**The Bootstrap**

The Bootstrap (sometimes called *Resampling*) was introduced by Efron (1979) and is explored in great depth and very readably in both Efron and Tibshirani (1993) and Davison and Hinkley (1997). It is an extremely flexible technique belonging to the classical school of statistics.

This section presents a brief introduction covering the main aspects of the bootstrap. Key reasons for the popularity and usefulness of the bootstrap are:

It is easy to perform using Monte Carlo simulation methods;

It corresponds well with traditional techniques where they are available, particularly when a large data set has been obtained; and

It offers an opportunity to assess the uncertainty about a parameter (especially when multiple parameters are correlated) where more traditional classical statistics techniques are not available.

The precursor to the Bootstrap

##### The non-parametric Bootstrap

The non-parametric Bootstrap is used to estimate parameters of a population or probability distribution when we do *not* know the distributional form, which is the most common situation.

Example:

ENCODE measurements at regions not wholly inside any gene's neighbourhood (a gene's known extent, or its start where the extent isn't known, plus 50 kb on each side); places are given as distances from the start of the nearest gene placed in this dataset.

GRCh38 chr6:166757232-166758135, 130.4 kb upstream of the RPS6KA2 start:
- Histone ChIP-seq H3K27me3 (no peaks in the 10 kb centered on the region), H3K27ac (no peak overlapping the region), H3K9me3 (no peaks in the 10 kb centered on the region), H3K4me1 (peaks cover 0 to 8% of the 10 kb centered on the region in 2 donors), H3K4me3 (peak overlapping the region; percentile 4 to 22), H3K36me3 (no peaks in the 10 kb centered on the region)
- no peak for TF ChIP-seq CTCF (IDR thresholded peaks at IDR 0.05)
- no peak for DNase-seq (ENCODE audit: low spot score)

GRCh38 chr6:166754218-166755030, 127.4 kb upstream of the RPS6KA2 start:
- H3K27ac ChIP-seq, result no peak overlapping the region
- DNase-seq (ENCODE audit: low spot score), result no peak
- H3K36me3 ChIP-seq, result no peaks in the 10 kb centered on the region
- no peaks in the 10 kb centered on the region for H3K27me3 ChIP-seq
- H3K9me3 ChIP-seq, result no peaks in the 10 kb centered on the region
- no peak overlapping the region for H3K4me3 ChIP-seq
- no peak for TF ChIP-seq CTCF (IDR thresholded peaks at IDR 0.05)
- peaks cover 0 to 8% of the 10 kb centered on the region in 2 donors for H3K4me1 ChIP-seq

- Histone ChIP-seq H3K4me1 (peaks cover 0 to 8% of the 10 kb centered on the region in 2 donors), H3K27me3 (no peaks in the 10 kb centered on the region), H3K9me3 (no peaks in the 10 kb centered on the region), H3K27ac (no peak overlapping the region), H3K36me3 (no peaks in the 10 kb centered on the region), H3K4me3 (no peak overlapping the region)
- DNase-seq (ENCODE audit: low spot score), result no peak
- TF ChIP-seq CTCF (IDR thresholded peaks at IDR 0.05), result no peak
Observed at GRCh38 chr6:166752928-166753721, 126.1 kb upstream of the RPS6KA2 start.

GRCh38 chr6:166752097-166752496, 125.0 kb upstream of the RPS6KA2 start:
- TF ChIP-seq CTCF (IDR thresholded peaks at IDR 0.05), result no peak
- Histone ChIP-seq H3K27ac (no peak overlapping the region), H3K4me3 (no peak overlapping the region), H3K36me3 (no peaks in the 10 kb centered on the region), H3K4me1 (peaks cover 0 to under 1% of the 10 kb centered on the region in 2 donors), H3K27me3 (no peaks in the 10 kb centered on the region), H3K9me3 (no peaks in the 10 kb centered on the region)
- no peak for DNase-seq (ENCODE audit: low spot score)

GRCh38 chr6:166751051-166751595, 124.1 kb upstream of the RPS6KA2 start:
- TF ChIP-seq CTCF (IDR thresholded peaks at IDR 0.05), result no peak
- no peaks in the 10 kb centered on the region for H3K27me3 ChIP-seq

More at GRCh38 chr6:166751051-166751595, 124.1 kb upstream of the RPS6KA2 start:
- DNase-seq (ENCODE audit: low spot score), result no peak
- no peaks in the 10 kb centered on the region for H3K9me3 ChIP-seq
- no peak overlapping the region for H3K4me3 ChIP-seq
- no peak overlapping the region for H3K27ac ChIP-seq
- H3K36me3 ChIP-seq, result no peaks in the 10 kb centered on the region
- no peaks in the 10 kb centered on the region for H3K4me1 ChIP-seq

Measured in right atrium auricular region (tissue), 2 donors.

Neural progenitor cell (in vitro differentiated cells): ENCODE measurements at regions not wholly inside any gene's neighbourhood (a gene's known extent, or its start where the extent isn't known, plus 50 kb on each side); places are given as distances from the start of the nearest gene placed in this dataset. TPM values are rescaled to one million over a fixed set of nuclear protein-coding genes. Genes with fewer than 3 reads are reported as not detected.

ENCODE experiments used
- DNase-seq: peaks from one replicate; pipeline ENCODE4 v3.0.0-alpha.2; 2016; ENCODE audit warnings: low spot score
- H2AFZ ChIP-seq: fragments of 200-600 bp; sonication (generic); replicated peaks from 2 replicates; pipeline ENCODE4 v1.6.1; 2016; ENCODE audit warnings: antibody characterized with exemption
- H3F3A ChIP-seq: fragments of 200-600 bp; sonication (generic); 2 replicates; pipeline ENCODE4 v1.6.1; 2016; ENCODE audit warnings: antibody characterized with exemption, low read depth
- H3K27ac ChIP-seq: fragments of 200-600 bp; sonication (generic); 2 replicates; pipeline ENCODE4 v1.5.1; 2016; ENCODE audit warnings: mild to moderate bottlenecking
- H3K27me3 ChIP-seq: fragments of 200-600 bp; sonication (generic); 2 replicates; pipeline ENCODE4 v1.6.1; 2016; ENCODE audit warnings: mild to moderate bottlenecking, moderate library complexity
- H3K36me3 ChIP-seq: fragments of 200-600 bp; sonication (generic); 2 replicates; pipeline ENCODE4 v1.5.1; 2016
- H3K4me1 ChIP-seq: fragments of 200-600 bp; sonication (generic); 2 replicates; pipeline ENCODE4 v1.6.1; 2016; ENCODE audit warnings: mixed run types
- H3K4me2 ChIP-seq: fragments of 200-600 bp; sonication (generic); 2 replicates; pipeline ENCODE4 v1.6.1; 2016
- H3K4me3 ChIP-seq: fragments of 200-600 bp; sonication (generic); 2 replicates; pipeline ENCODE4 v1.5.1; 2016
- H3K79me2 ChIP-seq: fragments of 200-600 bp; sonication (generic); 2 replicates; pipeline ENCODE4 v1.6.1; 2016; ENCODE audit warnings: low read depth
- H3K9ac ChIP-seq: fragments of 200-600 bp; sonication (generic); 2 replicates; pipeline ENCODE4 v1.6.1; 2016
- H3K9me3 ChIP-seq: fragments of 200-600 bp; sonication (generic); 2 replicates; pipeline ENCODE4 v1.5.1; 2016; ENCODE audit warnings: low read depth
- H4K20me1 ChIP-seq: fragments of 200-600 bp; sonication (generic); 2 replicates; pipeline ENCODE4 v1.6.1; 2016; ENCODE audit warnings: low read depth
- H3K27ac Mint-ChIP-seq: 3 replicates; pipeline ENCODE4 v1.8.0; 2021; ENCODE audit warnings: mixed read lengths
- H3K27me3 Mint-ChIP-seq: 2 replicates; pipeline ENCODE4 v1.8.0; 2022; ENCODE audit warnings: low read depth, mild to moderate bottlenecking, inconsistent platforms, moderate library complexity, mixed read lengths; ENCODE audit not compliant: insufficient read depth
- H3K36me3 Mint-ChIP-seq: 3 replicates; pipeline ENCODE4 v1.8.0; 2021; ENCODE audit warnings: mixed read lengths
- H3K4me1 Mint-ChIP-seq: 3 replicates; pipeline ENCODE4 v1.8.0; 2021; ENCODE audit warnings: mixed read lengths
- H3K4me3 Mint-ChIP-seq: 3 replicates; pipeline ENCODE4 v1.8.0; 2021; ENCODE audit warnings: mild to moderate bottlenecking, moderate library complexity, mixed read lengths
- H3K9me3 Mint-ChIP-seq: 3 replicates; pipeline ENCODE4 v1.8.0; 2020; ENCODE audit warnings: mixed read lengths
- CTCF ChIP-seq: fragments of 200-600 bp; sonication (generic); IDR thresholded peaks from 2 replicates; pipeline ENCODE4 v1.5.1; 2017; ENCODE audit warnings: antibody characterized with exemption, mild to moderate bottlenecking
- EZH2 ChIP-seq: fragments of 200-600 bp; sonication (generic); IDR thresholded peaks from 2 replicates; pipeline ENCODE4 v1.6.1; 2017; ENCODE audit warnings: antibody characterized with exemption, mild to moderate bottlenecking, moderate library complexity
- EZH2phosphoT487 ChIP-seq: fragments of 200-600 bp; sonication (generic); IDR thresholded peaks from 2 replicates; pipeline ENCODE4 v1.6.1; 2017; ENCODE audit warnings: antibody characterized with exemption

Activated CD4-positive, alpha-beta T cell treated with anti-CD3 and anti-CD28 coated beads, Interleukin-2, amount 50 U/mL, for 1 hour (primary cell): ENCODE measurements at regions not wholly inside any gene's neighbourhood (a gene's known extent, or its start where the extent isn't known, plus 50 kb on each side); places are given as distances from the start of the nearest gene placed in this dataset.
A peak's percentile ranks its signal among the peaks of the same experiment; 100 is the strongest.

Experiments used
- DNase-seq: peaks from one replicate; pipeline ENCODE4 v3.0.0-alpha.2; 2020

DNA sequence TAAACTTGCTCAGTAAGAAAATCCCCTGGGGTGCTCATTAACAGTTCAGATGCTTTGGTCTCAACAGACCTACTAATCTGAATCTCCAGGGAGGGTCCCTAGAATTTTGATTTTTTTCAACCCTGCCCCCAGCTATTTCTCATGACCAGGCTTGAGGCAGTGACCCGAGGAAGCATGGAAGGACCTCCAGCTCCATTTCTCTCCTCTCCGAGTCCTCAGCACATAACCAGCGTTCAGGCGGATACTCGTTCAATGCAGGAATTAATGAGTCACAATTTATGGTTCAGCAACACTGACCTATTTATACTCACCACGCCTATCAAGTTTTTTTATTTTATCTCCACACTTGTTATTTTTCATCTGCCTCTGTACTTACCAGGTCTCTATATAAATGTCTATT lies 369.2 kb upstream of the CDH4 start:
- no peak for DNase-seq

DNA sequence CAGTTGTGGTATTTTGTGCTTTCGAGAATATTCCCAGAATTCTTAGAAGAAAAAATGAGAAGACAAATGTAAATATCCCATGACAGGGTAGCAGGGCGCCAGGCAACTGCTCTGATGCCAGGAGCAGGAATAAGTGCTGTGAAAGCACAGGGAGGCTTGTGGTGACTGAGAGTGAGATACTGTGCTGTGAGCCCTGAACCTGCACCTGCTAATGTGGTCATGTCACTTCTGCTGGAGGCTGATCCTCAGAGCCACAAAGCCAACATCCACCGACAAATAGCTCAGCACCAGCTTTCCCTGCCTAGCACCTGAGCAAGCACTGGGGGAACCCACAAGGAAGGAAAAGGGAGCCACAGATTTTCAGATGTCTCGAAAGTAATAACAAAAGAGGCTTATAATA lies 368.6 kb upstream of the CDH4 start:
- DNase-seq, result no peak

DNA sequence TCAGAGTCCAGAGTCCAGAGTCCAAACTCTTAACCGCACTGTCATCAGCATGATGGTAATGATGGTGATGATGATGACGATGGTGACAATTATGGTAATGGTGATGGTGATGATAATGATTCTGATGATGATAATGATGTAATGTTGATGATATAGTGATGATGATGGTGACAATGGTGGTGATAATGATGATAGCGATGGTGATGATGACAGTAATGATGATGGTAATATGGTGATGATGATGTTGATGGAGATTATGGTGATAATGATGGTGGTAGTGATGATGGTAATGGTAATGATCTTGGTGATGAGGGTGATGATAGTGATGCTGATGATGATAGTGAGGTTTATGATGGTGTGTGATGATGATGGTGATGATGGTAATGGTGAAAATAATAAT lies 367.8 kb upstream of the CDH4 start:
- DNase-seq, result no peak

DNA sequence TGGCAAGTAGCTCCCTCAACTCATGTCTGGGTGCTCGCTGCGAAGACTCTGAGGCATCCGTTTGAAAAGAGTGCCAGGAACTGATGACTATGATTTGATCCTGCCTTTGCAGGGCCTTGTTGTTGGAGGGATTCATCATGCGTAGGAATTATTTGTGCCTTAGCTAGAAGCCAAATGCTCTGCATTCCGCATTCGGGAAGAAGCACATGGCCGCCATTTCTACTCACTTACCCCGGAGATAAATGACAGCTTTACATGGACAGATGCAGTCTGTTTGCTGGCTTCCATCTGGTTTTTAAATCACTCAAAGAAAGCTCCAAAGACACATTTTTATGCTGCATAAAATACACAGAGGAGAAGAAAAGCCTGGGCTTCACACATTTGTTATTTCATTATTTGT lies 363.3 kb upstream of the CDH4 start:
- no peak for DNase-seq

Estimate of population mean, standard deviation and other statistics

##### The parametric Bootstrap

The parametric Bootstrap is used to estimate parameters of a population or probability distribution when we believe we know the distributional form (e.g. Normal, Lognormal, Gamma, Poisson, etc).

Examples:

Estimate of population mean, standard deviation and other statistics

Using the Bootstrap as a likelihood function in Bayesian inference

**Estimating parameters for multiple variables**

We are sometimes interested in estimating parameters that describe relationships between variables, for example: regression parameters and rank correlation coefficients. The Bootstrap can provide uncertainty about these estimates in an intuitive way, by Bootstrapping the paired data values.

Examples:

Estimate of least squares regression parameters

Difference between two population means